Sen. Rand PaulRandal (Rand) Howard PaulGOP political operatives indicted over illegal campaign contribution from Russian national in 2016 White House debates vaccines for air travel Senate lawmakers let frustration show with Blinken MORE’s (R-Ky.) new presidential campaign is accepting bitcoin donations on his website.
The Kentucky Republican’s announcement Tuesday that he is running for president made him the second major candidate, along with Sen. Ted Cruz (R-Texas), to officially announce a run for the White House in 2016.
Paul, who has aimed to court Silicon Valley and a younger constituency, allows supporters to donate by credit card, PayPal or bitcoin, the virtual currency.
Cruz’s website has tabs to accept donations via credit card or check.
Paul isn't the first candidate to accept the currency, as a number of candidates running for Congress did so in the 2014 election season.
In May, the Federal Elections Commission approved an advisory opinion that found campaigns could accept bitcoin donations subject to valuation and reporting procedures.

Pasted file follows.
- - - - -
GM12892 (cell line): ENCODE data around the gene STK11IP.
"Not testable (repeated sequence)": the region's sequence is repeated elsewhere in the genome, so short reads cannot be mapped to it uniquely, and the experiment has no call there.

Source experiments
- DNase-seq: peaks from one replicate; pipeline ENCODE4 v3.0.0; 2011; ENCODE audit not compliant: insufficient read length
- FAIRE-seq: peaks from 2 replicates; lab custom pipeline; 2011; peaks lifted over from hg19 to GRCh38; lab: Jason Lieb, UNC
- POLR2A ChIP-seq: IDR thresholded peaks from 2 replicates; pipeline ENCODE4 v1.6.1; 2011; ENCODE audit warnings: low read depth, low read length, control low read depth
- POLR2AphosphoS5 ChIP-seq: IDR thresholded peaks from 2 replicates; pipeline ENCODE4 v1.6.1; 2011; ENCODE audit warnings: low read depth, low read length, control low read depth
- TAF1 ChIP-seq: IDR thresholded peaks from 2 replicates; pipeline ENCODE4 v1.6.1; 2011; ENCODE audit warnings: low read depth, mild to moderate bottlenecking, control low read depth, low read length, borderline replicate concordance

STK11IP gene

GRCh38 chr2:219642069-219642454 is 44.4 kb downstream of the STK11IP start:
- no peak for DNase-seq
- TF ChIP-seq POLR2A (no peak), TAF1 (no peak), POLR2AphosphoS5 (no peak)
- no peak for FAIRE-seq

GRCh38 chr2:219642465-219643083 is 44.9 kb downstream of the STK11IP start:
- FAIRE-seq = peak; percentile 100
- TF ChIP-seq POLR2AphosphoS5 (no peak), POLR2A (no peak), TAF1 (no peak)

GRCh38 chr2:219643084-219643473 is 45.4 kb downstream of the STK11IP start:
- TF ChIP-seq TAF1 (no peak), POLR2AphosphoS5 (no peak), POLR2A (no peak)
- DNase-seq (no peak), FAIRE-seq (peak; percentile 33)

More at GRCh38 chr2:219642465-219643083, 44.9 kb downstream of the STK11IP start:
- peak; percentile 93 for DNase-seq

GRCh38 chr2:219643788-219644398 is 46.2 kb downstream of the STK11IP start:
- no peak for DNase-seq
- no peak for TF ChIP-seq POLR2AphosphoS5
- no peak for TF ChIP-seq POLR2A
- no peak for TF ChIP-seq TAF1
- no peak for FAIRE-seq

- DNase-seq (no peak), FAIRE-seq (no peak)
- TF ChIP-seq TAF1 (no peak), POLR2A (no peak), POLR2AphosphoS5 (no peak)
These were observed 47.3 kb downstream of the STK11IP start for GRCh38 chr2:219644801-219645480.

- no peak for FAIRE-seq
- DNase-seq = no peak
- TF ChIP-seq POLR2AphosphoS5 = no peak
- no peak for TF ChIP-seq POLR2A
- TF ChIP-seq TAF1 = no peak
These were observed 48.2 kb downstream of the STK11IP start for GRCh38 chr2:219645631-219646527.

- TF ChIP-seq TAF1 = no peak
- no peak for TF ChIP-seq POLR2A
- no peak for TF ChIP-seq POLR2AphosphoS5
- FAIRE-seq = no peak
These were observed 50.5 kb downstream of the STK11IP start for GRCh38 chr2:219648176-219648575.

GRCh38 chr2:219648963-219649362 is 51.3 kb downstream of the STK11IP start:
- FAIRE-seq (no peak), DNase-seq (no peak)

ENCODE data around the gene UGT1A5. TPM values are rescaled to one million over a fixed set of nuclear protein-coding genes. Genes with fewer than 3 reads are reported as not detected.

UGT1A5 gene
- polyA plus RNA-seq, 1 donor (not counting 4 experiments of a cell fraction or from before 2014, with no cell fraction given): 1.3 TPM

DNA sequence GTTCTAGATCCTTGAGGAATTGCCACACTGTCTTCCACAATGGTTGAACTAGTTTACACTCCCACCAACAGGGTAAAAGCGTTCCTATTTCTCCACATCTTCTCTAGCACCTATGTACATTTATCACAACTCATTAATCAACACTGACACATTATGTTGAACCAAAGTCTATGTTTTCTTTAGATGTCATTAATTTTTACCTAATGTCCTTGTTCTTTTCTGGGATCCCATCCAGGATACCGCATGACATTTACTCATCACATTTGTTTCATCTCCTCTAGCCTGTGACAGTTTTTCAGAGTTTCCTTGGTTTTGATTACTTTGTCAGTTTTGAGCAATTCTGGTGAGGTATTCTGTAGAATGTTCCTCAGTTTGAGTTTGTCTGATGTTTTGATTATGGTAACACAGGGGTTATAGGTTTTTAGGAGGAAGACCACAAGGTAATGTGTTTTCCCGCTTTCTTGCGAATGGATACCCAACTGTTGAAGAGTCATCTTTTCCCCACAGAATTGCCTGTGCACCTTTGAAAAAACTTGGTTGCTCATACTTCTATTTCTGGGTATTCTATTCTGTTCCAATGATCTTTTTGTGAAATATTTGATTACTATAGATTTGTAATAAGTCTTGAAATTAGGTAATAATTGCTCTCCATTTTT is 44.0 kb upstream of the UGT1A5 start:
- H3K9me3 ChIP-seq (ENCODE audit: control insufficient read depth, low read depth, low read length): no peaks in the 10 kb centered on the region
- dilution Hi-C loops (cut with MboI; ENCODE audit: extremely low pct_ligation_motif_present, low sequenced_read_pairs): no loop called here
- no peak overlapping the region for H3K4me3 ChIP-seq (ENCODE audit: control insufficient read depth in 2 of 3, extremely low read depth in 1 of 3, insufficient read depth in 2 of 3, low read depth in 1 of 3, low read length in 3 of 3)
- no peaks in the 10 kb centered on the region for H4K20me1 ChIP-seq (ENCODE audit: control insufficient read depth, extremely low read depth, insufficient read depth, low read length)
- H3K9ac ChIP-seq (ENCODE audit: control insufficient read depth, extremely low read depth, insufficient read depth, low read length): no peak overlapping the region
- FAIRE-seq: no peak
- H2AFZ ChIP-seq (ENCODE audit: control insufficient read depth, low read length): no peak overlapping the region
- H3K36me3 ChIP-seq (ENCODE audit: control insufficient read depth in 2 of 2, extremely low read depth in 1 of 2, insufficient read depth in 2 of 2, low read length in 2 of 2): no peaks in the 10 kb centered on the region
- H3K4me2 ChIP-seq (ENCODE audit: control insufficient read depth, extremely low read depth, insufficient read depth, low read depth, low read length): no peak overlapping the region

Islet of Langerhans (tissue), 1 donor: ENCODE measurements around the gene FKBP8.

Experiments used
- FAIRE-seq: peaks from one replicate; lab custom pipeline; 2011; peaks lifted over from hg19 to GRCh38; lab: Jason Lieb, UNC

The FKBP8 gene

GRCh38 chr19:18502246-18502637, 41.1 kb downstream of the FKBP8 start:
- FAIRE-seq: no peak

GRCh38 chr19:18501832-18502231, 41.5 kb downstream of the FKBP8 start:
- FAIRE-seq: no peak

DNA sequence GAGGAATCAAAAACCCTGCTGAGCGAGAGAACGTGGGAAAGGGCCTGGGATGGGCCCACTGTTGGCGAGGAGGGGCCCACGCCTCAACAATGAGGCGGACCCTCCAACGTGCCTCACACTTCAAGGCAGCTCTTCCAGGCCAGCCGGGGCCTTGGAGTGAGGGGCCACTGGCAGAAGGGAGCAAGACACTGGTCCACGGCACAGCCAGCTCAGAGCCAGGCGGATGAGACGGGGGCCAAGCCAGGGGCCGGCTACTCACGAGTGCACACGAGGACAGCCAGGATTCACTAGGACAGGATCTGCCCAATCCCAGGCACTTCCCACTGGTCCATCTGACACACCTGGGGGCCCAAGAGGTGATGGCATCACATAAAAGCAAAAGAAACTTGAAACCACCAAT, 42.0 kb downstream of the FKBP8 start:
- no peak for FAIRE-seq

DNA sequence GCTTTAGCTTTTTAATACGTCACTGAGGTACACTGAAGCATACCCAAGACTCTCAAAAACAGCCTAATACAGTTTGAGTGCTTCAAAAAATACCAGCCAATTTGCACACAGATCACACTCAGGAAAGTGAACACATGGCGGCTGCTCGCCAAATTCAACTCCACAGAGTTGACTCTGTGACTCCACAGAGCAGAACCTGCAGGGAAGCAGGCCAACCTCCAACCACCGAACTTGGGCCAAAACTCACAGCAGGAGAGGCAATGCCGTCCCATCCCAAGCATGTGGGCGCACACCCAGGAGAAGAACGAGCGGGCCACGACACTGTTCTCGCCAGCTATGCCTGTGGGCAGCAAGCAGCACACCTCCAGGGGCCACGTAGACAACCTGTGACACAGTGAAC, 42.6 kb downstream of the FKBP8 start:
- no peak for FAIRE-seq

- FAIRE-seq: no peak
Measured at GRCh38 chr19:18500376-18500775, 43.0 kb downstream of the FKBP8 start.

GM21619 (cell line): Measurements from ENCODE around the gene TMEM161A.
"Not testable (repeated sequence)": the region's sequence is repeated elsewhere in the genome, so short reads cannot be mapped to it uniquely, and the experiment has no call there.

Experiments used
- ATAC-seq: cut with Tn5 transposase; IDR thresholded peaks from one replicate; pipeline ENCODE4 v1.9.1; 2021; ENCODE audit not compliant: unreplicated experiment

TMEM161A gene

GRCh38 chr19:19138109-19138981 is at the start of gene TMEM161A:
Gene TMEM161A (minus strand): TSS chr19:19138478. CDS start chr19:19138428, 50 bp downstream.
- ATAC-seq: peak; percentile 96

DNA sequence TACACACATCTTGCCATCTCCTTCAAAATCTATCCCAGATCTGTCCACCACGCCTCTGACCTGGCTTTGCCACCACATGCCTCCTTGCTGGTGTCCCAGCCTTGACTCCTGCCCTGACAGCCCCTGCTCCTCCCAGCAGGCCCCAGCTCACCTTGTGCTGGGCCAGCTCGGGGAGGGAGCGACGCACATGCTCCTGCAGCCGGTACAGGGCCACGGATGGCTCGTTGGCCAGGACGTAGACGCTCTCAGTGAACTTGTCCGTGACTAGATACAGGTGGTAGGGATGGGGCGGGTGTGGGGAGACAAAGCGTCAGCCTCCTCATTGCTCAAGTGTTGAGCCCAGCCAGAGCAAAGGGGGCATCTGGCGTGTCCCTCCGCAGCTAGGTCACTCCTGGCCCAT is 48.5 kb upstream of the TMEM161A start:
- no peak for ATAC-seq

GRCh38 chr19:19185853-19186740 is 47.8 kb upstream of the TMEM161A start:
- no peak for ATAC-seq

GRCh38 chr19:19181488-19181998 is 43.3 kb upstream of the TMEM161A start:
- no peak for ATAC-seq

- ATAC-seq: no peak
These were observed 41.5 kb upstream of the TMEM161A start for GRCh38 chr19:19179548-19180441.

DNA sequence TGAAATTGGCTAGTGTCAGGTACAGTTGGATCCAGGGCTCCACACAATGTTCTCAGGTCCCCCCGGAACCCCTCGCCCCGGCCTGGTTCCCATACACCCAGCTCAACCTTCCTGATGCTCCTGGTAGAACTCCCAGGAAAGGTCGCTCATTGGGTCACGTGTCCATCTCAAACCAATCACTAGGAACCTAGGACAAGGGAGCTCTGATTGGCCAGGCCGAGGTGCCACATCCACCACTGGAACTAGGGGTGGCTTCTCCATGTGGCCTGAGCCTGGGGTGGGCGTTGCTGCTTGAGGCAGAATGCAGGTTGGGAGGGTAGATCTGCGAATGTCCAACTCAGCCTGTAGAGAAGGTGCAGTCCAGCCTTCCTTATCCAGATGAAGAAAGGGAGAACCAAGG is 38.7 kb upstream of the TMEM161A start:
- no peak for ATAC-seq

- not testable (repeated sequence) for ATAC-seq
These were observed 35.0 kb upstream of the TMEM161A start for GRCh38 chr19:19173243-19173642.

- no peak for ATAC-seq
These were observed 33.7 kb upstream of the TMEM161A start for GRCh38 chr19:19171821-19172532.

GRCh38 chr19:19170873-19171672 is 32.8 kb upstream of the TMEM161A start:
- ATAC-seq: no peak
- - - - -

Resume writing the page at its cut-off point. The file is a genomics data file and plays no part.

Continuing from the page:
Bitcoin advocates say the currency, which exists online, has the potential to become the next secure form of payment, which can be traded online or used to pay for other goods and services. A number of businesses already accept the currency.
Critics have worried, however, that the anonymous nature of the currency could be exploited by criminals. They have also warned of the sometimes large fluctuations in the currency’s value and the collapse of major bitcoin trading companies in the past.
In the past, Paul has expressed excitement about the possibility that virtual currency could potentially be a substitution for credit cards. If a number of big box retailers, like Wal-Mart, could put their stock behind it, Paul said he would be interested in investing. In that case, he said, the currency could do to credit cards what Netflix did to Blockbuster.
He has also expressed skepticism, saying online currency needs to have real value.